Dental Medical Knowledge

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Medical knowledge is one crucial area of knowledge in dentistry that all dentists need to know and apply to provide better treatment for patients. This is because there is a profound relationship between oral and general health (Little et al., 2002; Association of American Medical Colleges, 2008). Oral health care needs to be delivered with the understanding of etiology, epidemiology, pathophysiology and prognosis of systemic diseases and oral related disorders (Commission on Dental Accreditation, 2015). In other words, medical and dental knowledge are mutually consistent and oral health care is an integral part of medical therapy (Dennis, 2010; da Silva Santos & de Oliveira Filho, 2012). In exploring health care education more broadly, it…show more content…
- Appropriate clinical skills to gather medical information and to make the correct interpretations. - Appropriate and relevant connections between basic sciences and clinical data. In dentistry, these three components are also necessary to ensure the quality of professional dental practice. Several medical and dental problems can be explained by using basic science foundations (Dennis, 2010). Basic biomedical sciences and general medicine can help dentists to acknowledge and address the needs and problems of the whole patient (Baum, 2007). For example, some dental procedures such as tooth extraction or minor oral surgery in patients with bleeding disorders have a direct impact on their overall health status and medical care. Prolonged bleeding can occur after tooth removal, which may affect patients’ quality of life (Gupta et al., 2007). Therefore, dental skills and knowledge cannot be learnt without a good understanding of basic science knowledge and internal medicine. Medical knowledge allows dentists to provide a high standard of dental care to patients with both chronic and acute diseases, which make them biologically and pharmacologically compromised (Little et al., 2002; Baum,…show more content…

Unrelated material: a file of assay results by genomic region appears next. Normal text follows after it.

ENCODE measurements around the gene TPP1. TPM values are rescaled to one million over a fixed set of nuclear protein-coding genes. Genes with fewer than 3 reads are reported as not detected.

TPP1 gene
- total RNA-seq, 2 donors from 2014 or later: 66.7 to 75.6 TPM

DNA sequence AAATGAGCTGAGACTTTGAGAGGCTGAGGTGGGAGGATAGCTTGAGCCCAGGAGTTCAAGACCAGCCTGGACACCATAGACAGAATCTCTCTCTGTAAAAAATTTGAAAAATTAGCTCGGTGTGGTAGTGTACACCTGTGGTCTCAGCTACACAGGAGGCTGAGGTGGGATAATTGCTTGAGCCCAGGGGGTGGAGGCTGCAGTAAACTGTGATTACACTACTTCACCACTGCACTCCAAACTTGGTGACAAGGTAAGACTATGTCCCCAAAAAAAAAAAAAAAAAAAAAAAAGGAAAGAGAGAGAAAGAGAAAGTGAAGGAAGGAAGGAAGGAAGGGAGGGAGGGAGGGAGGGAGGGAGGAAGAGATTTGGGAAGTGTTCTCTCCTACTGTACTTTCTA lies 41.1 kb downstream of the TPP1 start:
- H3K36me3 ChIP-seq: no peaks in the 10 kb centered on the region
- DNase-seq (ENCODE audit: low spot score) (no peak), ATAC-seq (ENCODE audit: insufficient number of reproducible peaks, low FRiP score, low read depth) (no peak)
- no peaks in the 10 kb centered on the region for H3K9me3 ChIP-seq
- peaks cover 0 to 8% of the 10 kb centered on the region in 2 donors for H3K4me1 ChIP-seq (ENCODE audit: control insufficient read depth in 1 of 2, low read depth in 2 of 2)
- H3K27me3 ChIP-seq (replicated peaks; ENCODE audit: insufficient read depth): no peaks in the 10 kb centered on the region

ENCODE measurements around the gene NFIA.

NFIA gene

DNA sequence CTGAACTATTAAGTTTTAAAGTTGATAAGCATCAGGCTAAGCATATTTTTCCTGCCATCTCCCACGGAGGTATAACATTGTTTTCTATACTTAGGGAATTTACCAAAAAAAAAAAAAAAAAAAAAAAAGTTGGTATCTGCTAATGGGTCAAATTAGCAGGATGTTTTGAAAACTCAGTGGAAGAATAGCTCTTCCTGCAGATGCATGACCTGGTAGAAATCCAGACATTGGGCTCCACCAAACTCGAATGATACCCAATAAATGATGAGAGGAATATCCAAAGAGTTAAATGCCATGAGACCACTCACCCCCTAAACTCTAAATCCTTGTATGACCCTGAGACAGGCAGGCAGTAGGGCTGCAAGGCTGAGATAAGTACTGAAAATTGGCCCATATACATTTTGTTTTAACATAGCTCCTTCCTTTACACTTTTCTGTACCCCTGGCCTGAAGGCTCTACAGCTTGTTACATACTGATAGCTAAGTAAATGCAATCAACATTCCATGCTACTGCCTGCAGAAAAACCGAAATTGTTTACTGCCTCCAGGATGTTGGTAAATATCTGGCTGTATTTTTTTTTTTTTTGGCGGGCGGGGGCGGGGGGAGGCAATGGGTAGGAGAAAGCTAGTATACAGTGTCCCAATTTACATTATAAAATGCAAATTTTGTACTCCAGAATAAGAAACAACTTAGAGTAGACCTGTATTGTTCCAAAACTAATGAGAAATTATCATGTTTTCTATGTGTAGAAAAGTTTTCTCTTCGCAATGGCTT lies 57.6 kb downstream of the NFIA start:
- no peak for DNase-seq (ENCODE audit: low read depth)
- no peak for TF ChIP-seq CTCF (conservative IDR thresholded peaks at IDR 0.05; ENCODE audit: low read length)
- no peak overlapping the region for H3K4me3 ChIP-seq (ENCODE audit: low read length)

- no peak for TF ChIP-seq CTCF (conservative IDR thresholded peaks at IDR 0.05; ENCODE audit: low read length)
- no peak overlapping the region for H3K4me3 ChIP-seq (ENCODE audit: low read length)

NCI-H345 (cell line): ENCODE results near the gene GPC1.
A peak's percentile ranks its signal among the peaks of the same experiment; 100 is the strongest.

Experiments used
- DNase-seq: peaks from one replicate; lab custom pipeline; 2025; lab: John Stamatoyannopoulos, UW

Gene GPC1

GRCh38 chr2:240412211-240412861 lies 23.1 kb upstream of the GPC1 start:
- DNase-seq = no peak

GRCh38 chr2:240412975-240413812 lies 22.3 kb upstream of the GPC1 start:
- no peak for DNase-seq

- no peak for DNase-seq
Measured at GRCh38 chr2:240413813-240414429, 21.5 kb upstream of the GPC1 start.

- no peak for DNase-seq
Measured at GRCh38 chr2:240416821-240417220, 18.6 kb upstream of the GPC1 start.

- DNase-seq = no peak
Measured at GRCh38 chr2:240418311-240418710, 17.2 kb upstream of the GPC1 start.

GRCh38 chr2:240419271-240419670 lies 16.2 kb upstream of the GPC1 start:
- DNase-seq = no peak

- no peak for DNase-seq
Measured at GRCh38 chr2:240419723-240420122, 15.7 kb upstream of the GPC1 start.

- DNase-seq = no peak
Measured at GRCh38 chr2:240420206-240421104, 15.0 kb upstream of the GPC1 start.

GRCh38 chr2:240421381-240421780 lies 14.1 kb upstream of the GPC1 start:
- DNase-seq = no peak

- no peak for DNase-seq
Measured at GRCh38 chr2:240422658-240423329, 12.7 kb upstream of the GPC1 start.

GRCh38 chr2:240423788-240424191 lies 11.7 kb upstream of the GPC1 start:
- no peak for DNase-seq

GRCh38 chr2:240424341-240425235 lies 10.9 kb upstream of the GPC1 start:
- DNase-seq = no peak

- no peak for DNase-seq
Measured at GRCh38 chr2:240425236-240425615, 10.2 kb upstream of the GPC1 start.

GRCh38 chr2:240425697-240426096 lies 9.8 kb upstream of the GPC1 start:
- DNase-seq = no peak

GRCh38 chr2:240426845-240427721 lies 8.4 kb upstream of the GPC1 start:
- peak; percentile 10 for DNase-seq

Medical programmes in the dental curriculum generally consist of basic sciences and clinical medical sciences such as anatomy, biochemistry, physiology, microbiology, pathology, pharmacology and general medicine, which are taught in the pre-clinical years. These medical subjects can help students grasp basic biological principles and interrelationships of the organ systems (Dennis, 2010). Moreover, they are pre-requisites for dental clinical disciplines both in lectures and clinical practices such as the dental management of medically compromised patients, emergency medicine and geriatric dentistry subjects (Dennis, 2010). However, the arrangement of medical programmes can vary in different dental schools. These models of dental education can affect organisational structures and educational methods within dental schools (Gaengler & Jones, 2001; Hobdell & Petersson, 2001; Holm & Brennan,

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